I grew up in a family where the only fish we ate were fish we caught. A few times a year, my dad would load us into his car and we would head to a river or lake to catch some fresh water fish. We’d fry up the trout, bass, catfish, or crappie just minutes after we caught it. The only exception to this was canned tuna, and that was used in mom’s tuna casserole with egg noodles, a can of cream of mushroom soup, some melted cheddar, and Corn Flakes crushed on top.
I was in high school the first time I had salmon, and college the first time I ate sushi. Even now, as a regular preparer and consumer of fish, I feel like it’s a delicacy. I am less adventurous with it in the kitchen than I am with other foods. I’d actually say I’m nervous around it. What if I don’t get out all the bones? What if I undercook it? What if I overcook it? Is it safe to eat? Will I accidentally poison myself and my family?
Fish isn’t something to be feared, but it does require more finesse when working with it than other meats do. The main reason these scaly creatures require more finesse is because fish are cold-blooded. In contrast, most of the meats we cook in our homes are from warm-blooded creatures, and the proteins in warm-blooded creatures’ muscles are more forgiving. They can take a wider range of temperatures and cooking times. Fish are finicky and aren’t forgiving.
Buying fish can also rattle the nerves. The safest fish to buy are ones that were frozen on the boat and sold frozen in the store. You lose some flavor quality this way, but run less of a chance of getting food poisoning. If you’re new to cooking fish, I recommend starting with individually wrapped frozen tilapia fillets from your grocer’s freezer (make sure you get the U.S. raised tilapia). The more comfortable you become with cooking fish, you can leave these frozen fillets behind and strike up a relationship with a fishmonger.
When you’re ready to work with fresh fish, start by researching all the fish markets and grocery stores in your community to learn which fishmonger has the highest product turnover and best reputation. Introduce yourself to the fishmonger when the market is slow and he or she can take some time to talk with you. Then, have your fishmonger teach you to identify fresh fish. Ask as many questions as you need to — including your fishmonger’s name — before making any purchases. Also ask to have your purchase wrapped in crushed ice, and bring an insulated bag with you to store the fish until you get home. You will want to eat the fish the day you buy it.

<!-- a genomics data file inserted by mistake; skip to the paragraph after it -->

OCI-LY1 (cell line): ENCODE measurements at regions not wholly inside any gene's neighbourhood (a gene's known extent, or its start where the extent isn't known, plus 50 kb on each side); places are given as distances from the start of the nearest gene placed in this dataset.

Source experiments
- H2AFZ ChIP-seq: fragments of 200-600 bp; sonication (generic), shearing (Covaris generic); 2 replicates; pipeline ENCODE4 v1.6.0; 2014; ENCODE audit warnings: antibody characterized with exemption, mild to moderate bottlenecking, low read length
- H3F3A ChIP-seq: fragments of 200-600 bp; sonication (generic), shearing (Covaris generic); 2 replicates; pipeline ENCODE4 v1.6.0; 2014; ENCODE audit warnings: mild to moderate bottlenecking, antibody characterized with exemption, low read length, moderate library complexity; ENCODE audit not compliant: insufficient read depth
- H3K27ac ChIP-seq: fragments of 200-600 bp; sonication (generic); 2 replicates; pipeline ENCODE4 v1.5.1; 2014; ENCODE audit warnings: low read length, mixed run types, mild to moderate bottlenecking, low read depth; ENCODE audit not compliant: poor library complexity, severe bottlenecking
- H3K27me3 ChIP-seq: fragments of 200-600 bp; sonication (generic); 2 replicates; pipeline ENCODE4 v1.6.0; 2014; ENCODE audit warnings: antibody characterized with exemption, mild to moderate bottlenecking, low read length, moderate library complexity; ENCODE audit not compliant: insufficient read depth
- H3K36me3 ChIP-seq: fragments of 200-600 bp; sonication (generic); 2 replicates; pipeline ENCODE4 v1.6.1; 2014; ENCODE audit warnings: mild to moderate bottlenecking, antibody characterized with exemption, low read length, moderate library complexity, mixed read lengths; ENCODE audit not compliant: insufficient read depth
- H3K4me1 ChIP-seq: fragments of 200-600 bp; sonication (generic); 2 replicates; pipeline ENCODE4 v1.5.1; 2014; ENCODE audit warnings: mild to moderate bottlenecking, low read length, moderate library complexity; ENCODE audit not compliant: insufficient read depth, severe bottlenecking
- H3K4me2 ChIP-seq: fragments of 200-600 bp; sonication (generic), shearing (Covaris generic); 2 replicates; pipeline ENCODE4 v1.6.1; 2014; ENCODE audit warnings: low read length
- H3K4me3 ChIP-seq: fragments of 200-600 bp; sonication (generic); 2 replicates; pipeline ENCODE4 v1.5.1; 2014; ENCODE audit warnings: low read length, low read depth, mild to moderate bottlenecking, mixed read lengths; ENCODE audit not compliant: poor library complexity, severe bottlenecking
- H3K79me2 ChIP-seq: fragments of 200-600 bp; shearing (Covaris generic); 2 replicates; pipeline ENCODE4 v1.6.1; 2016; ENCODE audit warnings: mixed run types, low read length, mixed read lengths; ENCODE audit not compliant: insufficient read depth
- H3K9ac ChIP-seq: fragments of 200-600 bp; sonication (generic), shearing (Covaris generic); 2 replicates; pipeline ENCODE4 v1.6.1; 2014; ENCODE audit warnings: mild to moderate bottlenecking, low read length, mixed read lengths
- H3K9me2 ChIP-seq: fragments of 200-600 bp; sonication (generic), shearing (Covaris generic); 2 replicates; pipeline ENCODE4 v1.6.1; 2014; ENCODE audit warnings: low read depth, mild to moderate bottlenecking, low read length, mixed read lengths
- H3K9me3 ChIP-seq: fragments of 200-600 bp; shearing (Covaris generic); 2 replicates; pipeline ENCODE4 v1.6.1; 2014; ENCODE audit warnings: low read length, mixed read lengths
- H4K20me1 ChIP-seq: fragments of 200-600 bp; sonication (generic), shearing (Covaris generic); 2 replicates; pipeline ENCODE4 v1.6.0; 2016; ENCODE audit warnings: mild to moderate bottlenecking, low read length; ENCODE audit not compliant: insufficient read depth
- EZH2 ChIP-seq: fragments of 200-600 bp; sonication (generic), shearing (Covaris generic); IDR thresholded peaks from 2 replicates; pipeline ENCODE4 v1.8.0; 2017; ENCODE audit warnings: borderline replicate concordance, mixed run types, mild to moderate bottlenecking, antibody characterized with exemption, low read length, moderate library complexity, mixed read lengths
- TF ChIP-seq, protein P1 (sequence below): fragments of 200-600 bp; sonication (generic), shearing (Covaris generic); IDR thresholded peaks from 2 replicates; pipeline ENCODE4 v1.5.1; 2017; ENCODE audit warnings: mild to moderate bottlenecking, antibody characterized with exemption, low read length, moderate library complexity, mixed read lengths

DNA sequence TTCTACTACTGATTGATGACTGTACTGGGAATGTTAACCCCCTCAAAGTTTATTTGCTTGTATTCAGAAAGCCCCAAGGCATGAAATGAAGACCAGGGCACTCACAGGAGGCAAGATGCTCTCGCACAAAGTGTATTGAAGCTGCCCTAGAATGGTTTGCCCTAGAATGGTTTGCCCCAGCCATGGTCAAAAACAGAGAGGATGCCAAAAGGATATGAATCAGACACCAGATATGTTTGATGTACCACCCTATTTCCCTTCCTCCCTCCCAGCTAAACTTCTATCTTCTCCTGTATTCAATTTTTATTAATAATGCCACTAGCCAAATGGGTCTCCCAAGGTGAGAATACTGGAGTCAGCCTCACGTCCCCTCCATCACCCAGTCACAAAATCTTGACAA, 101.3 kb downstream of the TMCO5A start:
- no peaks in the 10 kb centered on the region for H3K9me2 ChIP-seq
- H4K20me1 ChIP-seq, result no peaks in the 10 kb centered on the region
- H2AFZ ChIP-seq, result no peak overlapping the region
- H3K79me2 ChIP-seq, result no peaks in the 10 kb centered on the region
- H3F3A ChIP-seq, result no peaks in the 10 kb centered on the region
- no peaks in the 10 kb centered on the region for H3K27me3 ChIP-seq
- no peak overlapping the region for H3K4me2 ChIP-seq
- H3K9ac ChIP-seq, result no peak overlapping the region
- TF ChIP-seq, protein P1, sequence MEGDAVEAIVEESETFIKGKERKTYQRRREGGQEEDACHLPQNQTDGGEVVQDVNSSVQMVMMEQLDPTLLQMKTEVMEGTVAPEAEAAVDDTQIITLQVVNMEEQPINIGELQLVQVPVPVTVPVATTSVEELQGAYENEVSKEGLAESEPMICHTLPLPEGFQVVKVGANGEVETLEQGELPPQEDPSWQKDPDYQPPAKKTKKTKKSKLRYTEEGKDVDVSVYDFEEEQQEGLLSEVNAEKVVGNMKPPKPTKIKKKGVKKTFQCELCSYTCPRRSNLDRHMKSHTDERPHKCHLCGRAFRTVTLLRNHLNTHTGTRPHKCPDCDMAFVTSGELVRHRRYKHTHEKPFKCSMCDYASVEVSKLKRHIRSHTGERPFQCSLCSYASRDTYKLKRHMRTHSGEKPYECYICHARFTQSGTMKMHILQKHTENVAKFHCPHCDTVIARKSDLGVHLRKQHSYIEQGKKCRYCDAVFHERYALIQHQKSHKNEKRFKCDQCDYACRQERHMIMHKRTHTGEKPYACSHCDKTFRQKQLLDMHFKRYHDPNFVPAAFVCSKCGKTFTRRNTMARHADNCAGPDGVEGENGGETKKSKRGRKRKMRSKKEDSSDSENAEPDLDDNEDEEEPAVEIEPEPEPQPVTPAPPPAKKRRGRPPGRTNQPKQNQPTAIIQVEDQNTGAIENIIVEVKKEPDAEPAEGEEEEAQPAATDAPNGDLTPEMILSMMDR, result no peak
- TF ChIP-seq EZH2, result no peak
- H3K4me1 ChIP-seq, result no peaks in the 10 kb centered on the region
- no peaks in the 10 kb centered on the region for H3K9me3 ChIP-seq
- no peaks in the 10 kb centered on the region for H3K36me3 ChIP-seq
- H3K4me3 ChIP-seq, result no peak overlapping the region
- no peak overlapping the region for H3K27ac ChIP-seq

Over-fishing, mercury buildup, and toxins are fears many people have with consuming fish. These are legitimate concerns, and I strongly suggest checking the Environmental Defense Fund’s Eco-Best Fish page to stay current with recommendations. You can also get updates to the list via their Twitter account @SeafoodSelector. The National Oceanic and Atmospheric Administration also tracks this information, but I like the chart on EDF’s page better. Both sites have really great fish safety and preparation information.
When I’m in a hurry, I like to make a broiled tilapia sandwich with an olive tapenade (the tapenade is sold by the jar in the condiment aisle at most grocery stores). This recipe is good for you, and simple to make. I don’t have a recipe in the strictest sense of the word, but this is the cooking and assembling method I follow:
- In the morning before work, I move an individually wrapped frozen tilapia fillet (U.S.) from the freezer to the refrigerator (or however many I need — one per person usually is enough).
- After work when I’m ready for dinner, I turn on my stove’s broiler with the top oven shelf in the second to top setting.
- Unwrap the fillet and set it on a square of aluminum foil or a cookie sheet.
- Squeeze a little lemon juice (usually bottled, but fresh if I’m feeling zesty) over the fillet.
- Broil the fish for 3 to 5 minutes on each side. I like the internal temperature to be 145º F and the outside of the fish to be a bit stiff for this sandwich.
- I slather a hotdog bun, French roll, or an Italian roll with store-bought olive tapenade. Then, I put the fillet on the bun and enjoy.
- Don’t forget to turn off the oven when you’re finished.
If you don’t like sandwiches, simply plate the fillet and put a few spoonfuls of the tapenade on the top. If I eat it without a bun, I like to squeeze a little more lemon on it to finish the dish. Either way, this entree is fast and simple to make, and great for someone just starting to cook fish at home.